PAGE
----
When the defense is celebrating having allowed a touchdown, something has most definitely gone wrong for the offense.
In two games last weekend, one college and one pro, the team with the ball scored when it was the last thing it wanted to do. Against a conceding opponent, whose only hope was to take advantage of a ball carrier’s natural inclination to find the end zone, Penn State and the Atlanta Falcons inadvertently took the bait and ended up losing games they pretty much had wrapped up.
For teams around the country this week, the failures of the Nittany Lions and Falcons could be turned into teachable moments about communication, preparation, and why it can be tricky to ask a player to go against his instincts.
“One of the things coaches do best is learn vicariously,” said former UCLA coach Rick Neuheisel, now an analyst for CBS Sports.
The situations varied a bit for Penn State and the Falcons.
Penn State had a one-point lead and the ball at the Indiana 14 with 1:47 left. On the first play, Indiana backed off and Nittany Lions running back Devyn Ford ran into the end zone, taking a couple of hesitant steps just as he got to the goal line, too late to stop himself. Indiana tied the game on their next possession and won in overtime.
Penn State coach James Franklin said after the game the offense had been made aware it was not supposed to score, but added it was on him if the message did not get across.
The Falcons had the ball at the Lions 10 and were down one with a little over a minute left. They wanted to advance the ball a bit, burn the clock and set up a winning field goal with no time left. Quarterback Matt Ryan told the huddle before the play to not score, but Todd Gurley had too much momentum after breaking through a half-hearted tackle attempt by a Lions defender and barely broke the goal line. The Lions ended up scoring the winning touchdown as time expired.
“Yeah, you talk about those things and you’ve got to be really locked in in the game in those moments, because those are critical decisions at critical times both as players and coaches,” Clemson’s Dabo Swinney said.
It is all about communication. Especially at the college level, where the less experienced players are more likely to get confused because they might never have been in one of these odd scenarios. Plus, in college, coaches don’t have as much time with players to go over rare in-game situations.
Former Auburn coach and current SEC Network analyst Gene Chizik said what happened at the end of the Penn State and Atlanta games are examples of what he calls “atypicals.”
He said he would have his staff give players film cut-ups straight from television broadcasts of unusual scenarios that could come up in pivotal moments of a game. It was a way to prepare players for what they would need to do and how it would be communicated during a tense moment.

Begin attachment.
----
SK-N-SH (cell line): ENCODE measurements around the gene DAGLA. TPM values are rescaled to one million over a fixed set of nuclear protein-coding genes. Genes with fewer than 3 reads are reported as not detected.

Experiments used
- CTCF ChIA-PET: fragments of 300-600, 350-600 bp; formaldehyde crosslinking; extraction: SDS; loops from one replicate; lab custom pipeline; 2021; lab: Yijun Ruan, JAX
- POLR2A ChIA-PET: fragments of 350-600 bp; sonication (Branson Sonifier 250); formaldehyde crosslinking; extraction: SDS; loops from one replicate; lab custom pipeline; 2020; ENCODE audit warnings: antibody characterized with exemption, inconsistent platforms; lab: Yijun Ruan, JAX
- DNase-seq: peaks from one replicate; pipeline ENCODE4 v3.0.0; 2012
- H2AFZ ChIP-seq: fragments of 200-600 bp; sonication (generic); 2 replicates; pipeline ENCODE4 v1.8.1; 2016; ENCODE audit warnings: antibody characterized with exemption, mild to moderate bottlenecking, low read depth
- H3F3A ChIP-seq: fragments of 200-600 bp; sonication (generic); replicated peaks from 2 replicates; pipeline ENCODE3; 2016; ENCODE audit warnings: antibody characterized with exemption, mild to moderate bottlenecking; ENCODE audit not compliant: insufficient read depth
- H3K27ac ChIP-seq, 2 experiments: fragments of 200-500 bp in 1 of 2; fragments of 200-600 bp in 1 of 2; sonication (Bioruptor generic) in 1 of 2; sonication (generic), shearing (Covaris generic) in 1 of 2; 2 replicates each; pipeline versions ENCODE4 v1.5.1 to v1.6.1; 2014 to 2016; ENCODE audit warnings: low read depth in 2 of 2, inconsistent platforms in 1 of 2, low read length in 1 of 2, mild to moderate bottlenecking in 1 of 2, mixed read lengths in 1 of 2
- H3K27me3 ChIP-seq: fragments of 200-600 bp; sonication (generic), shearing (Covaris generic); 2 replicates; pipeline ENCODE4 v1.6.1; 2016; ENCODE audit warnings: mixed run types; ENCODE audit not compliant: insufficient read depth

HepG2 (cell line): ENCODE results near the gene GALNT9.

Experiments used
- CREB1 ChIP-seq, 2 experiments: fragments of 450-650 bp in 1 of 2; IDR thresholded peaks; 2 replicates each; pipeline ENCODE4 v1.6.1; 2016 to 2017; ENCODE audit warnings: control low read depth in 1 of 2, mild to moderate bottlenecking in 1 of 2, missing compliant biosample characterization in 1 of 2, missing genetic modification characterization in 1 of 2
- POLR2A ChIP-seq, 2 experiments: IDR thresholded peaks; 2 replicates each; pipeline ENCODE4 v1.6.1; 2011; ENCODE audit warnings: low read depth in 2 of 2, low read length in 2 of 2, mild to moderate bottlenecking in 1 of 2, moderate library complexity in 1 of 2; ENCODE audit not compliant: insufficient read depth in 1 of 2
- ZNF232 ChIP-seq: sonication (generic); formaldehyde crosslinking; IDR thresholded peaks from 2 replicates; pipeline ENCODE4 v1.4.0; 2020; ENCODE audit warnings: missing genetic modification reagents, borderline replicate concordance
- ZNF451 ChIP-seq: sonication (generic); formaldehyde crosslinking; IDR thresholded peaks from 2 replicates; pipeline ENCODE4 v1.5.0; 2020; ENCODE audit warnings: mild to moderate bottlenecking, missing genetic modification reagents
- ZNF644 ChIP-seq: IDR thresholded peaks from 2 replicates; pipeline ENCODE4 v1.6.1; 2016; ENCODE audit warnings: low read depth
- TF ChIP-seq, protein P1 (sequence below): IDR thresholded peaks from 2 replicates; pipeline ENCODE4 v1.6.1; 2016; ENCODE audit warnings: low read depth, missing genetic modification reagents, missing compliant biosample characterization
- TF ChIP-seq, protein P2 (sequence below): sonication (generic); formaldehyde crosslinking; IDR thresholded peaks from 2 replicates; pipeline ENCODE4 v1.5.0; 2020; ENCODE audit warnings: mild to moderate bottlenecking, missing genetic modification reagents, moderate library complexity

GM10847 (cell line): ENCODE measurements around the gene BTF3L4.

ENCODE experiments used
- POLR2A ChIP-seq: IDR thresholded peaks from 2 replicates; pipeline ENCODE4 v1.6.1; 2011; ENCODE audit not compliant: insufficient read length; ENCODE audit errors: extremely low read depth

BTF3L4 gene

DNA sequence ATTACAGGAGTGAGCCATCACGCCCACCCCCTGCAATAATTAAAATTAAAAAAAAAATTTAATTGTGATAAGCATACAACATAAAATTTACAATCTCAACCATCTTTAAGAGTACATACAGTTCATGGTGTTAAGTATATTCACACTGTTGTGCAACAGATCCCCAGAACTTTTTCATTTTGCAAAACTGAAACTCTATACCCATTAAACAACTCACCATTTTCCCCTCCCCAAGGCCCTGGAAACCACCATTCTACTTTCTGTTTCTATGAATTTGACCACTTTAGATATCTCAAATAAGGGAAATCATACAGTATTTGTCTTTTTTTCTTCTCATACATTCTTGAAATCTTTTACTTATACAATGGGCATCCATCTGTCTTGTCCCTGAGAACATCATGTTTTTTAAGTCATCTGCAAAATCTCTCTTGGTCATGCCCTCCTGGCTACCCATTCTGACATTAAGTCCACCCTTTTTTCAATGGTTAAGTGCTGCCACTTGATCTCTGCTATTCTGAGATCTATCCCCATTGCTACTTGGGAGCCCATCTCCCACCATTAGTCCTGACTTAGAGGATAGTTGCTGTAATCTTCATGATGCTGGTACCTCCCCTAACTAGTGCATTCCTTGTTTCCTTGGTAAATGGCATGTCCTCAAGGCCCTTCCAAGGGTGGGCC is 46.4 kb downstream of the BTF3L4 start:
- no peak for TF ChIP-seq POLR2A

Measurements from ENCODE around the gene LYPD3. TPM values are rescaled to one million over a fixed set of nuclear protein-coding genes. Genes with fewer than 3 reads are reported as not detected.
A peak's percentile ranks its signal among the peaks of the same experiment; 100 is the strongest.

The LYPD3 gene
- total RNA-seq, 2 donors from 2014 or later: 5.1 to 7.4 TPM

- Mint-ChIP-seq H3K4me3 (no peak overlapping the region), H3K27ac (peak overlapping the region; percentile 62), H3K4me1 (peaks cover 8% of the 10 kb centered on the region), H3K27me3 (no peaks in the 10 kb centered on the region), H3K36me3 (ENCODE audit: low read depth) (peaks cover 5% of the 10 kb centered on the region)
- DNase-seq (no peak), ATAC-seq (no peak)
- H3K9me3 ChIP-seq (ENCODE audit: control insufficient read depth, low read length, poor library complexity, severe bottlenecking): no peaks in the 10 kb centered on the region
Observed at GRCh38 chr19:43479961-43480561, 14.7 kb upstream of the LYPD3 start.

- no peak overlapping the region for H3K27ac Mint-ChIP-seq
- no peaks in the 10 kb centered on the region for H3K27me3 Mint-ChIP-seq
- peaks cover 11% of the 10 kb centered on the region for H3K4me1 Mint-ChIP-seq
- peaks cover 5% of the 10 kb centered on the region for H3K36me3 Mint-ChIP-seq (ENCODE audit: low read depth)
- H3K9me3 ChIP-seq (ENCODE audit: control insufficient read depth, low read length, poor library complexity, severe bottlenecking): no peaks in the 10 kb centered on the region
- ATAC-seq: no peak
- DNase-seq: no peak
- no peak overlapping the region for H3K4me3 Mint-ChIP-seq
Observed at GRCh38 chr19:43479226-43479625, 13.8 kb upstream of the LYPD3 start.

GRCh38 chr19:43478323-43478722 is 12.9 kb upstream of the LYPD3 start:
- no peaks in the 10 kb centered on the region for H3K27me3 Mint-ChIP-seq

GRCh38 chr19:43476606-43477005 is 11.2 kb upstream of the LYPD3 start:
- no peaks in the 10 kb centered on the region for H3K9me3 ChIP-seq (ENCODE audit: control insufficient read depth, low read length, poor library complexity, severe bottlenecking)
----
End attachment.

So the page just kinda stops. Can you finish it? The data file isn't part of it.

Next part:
“You have to have a system in place to make sure that you are giving the players a heads-up that that’s the situation we’re in,” Chizik said.
Former Georgia and Miami coach Mark Richt said when a team is letting an opponent score to get the ball back, ideally you want to speak directly to your offensive players. Preferably during a timeout instead of signaling in a play.
Most important, of course, is the guy with the ball knows what to do. Richt said in lieu of calling timeout the move would be to send in a running back off the sideline after a clear reminder to be aware of a defense in surrender-mode and to get down before the goal line.
“The most natural thing to do for a running back is to score a touchdown,” said Richt, now with the ACC Network.
Neuheisel said teams should just let the quarterback handle the ball in those situations. The more people involved, the more people that have to be told what to do, the more possibility things can go wrong.
“It’s like playing that game telephone or operator,” he said.
Falcons interim coach Raheem Morris laid blame on himself for Gurley’s touchdown, and offensive coordinator Dirk Koetter said the-get-as-much-as-you-can approach might not be the way to go.
“Maybe instead of not scoring the thing your practice is getting the ball where your kicker wants it and taking a knee,” Koetter said.
Neuheisel said it’s not worth the risk to run a play.
“When you tell them, ‘Get as much as you can without scoring,’ now it’s like you’re telling them to get close to the flame, but don’t touch it,” he said.
One thing is for sure, Chizik said. If a do-not-score situation comes up this week, coaches and players will be better prepared to stay out of the end zone.
“I promise you, across America this week, people worked on that and installed that if previously they had not,” he said.
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